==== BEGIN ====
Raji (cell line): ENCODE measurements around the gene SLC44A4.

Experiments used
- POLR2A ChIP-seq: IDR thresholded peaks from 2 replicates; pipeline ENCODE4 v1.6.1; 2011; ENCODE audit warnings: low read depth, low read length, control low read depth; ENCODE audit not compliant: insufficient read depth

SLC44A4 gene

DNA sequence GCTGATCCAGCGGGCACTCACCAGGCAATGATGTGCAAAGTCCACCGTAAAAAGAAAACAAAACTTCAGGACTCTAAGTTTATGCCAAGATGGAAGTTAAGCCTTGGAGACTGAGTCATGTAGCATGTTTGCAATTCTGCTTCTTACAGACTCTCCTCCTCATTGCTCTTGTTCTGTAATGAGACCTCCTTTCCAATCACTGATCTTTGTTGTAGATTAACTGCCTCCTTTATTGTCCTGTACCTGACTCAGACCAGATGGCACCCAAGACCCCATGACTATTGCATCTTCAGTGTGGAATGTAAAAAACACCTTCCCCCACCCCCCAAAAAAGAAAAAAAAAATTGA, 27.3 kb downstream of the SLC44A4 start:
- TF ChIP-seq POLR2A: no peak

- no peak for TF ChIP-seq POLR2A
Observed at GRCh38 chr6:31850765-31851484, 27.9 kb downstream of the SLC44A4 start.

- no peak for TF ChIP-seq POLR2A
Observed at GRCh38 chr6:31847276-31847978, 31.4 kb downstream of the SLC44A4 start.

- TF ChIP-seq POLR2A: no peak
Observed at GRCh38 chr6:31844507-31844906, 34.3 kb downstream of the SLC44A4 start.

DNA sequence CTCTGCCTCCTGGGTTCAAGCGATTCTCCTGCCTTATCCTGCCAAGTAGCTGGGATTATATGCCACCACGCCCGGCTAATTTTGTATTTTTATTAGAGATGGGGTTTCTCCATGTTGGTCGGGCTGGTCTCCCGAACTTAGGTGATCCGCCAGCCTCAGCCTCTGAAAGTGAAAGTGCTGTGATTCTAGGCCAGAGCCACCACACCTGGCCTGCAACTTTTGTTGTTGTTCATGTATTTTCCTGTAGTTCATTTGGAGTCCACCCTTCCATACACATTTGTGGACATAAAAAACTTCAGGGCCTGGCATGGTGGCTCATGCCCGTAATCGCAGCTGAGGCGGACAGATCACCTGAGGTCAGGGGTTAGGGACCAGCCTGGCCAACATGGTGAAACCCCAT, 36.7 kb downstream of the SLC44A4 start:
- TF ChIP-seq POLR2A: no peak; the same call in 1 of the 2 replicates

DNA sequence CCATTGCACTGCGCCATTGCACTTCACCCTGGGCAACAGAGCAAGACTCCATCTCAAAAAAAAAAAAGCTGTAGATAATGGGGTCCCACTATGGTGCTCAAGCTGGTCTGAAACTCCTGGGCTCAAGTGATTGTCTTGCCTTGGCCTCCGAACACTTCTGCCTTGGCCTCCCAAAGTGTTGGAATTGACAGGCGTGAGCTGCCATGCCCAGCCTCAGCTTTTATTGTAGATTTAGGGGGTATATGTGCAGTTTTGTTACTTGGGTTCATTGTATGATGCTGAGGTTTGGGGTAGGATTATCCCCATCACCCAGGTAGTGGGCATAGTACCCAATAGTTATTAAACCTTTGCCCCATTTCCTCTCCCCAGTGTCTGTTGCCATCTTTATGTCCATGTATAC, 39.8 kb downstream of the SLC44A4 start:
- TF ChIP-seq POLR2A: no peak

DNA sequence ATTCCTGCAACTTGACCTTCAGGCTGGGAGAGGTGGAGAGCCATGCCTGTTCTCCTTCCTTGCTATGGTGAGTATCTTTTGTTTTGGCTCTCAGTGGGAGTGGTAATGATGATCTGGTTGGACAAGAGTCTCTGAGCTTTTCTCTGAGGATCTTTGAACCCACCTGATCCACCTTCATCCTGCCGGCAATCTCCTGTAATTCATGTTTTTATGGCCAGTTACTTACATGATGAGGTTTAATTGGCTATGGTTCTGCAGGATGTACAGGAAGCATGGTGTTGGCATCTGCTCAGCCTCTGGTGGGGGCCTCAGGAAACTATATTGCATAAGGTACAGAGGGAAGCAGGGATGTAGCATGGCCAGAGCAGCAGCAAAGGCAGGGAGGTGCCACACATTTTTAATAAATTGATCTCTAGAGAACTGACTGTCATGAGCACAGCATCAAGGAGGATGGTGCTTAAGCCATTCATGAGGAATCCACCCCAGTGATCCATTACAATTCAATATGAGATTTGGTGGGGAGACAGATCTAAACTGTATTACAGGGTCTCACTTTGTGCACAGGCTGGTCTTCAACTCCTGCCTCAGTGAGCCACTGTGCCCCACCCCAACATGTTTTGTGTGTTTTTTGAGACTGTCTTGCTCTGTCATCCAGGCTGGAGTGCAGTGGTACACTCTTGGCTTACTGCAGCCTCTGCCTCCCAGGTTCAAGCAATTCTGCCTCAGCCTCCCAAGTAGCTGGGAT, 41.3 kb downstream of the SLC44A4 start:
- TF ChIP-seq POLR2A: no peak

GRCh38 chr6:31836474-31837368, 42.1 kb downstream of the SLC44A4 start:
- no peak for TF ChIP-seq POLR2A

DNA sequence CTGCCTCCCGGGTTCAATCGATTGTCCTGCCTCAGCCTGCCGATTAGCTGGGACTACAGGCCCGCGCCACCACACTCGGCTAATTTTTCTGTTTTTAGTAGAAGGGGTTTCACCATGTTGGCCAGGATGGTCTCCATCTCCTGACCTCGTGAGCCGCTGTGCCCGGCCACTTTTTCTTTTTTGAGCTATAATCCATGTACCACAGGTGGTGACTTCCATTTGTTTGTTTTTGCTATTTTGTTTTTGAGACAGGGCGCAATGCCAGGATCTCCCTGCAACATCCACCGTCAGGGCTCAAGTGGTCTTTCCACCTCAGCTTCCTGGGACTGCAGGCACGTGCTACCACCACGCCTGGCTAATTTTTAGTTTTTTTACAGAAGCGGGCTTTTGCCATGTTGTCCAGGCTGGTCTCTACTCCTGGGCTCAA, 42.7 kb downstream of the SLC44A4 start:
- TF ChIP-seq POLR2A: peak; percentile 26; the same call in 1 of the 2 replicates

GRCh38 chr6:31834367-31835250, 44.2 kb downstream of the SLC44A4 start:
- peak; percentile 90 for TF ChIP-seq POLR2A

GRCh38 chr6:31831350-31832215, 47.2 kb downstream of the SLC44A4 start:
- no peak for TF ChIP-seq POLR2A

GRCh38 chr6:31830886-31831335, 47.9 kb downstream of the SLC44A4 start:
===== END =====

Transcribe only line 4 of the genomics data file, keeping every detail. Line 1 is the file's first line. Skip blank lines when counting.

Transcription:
SLC44A4 gene